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ALERT:Beware UCC-1 Termination Pitfalls

January 16, 2015

On October 17, 2014, the Supreme Court of the State of Delaware, in Official Comm. Of Unsecured Creditors of Motors Liquidation Co. v. JPMorgan Chase Bank, N.A. held that a UCC-3 termination statement that is reviewed and knowingly approved for filing by a secured party effectively extinguishes all of that party’s perfected security interests, regardless of the secured party’s subjective intent.[1] The ruling arises out of a dispute in the General Motors bankruptcy case involving a UCC-3 termination statement which inadvertently extinguished more liens than intended.
General Motors (now, Motors Liquidation Company) (“GM”) entered into two separate financing transactions, the “Synthetic Lease” and the “Term Loan,” with JPMorgan Chase Bank, N.A. (“JPMorgan”). In 2008, UCC-3s were prepared to terminate JPMorgan’s lien in connection with the Synthetic Lease. Although counsel for the parties reviewed the UCC-3s before they were filed, neither noticed that one of the UCC-3s inadvertently included language releasing JPMorgan’s lien securing the $1.5 billion Term Loan. During GM’s Chapter 11 bankruptcy proceedings, the Unsecured Creditor’s Committee (the “Committee”) argued that this mistakenly filed UCC-3 was effective and the $1.5 billion Term Loan was unsecured. The issue went to the Delaware Supreme Court for decision.
The Delaware Supreme Court Decision
The Delaware Supreme Court held that the language of the Delaware UCC was clear: a UCC-3 termination statement is effective if the secured party of record “authorized” the filing to be made. Once a UCC-3 termination statement is filed, the UCC-1 financing statement to which it relates ceases to be effective, notwithstanding the subjective intent of the secured party. Citing public policy considerations, the Court reasoned it was fair that sophisticated parties bear the burden of ensuring that its filings are accurate. The UCC system is designed to promote efficiency by “permitting parties to rely in good faith on the plain terms of authorized public filings.” A holding that based the effectiveness of UCC filings on subjective intent “would disrupt and undermine the secured lending markets.” In other words, if the Court embraced JPMorgan’s theory, “no creditor could ever be sure that a UCC-3 filing it truly effective, even where the secured party itself authorized the filing, unless a court determined after costly litigation that the filing was in fact subjectively intended.”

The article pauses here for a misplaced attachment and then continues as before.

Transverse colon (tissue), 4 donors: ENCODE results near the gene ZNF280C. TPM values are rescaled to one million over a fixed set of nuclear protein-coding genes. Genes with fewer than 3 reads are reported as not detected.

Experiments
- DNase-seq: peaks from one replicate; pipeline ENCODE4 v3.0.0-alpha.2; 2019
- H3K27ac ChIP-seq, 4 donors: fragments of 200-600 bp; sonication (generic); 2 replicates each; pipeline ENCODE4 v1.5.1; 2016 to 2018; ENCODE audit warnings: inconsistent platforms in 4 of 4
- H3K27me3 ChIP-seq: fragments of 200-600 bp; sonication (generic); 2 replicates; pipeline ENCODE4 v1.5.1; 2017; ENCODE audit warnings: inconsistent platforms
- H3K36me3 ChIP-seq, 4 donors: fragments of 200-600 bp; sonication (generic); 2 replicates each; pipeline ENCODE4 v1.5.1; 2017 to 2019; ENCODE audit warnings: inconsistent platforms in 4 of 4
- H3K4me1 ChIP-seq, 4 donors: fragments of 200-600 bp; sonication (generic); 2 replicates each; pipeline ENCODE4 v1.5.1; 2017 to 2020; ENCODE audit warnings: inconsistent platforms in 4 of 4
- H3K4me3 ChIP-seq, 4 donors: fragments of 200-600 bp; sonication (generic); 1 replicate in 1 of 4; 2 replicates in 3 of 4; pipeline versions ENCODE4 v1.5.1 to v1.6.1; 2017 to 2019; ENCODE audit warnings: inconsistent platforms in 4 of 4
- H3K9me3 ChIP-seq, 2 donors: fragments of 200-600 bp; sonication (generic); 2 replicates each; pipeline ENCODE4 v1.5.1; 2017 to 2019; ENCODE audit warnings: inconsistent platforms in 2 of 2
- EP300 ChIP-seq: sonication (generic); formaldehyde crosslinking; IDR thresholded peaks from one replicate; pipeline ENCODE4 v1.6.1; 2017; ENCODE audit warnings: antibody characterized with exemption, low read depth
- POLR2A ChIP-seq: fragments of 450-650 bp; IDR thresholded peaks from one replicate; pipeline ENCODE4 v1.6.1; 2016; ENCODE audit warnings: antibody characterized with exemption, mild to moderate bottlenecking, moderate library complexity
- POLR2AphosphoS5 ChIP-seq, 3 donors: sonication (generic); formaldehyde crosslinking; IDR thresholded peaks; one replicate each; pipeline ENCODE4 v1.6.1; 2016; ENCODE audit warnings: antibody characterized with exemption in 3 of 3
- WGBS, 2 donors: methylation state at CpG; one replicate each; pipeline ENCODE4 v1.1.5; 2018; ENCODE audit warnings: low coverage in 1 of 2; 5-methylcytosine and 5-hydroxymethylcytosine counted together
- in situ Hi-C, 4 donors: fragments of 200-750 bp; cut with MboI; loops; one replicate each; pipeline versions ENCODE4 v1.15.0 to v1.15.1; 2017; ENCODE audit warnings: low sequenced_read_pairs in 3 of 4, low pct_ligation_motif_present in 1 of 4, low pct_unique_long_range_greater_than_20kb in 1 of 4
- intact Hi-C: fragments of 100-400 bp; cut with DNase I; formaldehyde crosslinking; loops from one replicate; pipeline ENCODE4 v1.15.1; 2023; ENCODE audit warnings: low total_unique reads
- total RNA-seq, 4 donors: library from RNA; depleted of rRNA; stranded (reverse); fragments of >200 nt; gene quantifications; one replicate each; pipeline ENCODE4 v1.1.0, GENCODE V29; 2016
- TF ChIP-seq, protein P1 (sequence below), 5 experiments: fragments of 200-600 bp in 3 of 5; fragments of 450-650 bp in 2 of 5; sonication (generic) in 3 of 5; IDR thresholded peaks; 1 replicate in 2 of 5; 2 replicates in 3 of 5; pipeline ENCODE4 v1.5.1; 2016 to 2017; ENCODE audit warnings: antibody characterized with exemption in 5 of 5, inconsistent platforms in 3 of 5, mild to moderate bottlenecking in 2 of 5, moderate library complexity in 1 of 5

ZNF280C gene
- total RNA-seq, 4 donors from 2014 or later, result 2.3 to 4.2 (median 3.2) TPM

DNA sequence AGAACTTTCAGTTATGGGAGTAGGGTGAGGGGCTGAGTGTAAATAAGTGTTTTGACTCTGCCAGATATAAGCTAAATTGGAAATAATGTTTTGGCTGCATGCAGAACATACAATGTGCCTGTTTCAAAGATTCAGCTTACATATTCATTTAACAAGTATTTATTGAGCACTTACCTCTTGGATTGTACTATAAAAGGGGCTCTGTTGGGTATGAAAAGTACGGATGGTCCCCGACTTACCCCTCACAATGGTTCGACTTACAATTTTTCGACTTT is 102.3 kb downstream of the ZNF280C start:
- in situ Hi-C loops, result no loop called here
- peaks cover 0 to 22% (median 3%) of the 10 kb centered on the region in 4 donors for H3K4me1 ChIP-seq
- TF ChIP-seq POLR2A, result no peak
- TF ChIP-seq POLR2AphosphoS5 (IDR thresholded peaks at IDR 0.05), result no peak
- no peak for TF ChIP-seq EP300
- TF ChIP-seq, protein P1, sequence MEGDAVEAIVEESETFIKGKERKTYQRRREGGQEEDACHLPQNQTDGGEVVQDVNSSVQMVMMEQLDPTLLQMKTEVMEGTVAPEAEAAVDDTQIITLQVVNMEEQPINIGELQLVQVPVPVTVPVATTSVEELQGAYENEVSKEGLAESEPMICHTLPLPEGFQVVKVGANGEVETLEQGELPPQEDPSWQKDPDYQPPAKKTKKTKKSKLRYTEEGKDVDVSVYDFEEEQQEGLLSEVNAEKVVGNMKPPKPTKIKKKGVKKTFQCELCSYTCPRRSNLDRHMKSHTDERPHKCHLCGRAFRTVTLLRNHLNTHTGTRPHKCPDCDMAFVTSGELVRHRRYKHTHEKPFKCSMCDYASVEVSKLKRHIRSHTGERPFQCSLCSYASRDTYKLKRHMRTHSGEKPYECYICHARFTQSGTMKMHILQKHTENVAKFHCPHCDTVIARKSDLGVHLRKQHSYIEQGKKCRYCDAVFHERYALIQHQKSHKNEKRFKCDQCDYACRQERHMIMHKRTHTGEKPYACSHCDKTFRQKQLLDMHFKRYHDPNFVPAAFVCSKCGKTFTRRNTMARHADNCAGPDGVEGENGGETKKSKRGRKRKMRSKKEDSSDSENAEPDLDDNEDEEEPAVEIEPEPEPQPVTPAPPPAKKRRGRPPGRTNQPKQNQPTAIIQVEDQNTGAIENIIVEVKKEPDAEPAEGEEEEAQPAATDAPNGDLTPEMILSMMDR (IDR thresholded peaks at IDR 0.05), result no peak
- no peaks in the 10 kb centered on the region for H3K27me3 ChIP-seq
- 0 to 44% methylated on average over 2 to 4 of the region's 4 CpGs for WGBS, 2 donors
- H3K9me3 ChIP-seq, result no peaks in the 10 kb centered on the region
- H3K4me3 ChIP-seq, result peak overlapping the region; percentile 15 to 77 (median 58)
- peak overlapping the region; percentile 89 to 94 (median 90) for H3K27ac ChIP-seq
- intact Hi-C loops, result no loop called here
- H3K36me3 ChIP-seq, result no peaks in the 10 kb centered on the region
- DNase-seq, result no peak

Practical Implications
The Delaware Supreme Court’s decision highlights the importance of having a strong review process for UCC filings. Because Pennsylvania’s statutory language in the relevant sections is nearly identical to Delaware’s UCC, a Pennsylvania court faced with a similar issue may look to this decision for guidance in interpreting its own UCC law.
Secured parties and their counsel should continue to carefully and closely scrutinize any UCC-1 financing statements and UCC-3 termination statements or amendments before they are filed. This case is also an important reminder to exercise caution before granting blanket authorizations to file termination statements. Finally, this case highlights the importance of conducting regular reviews of UCC filings to ensure that security interests remain perfected.

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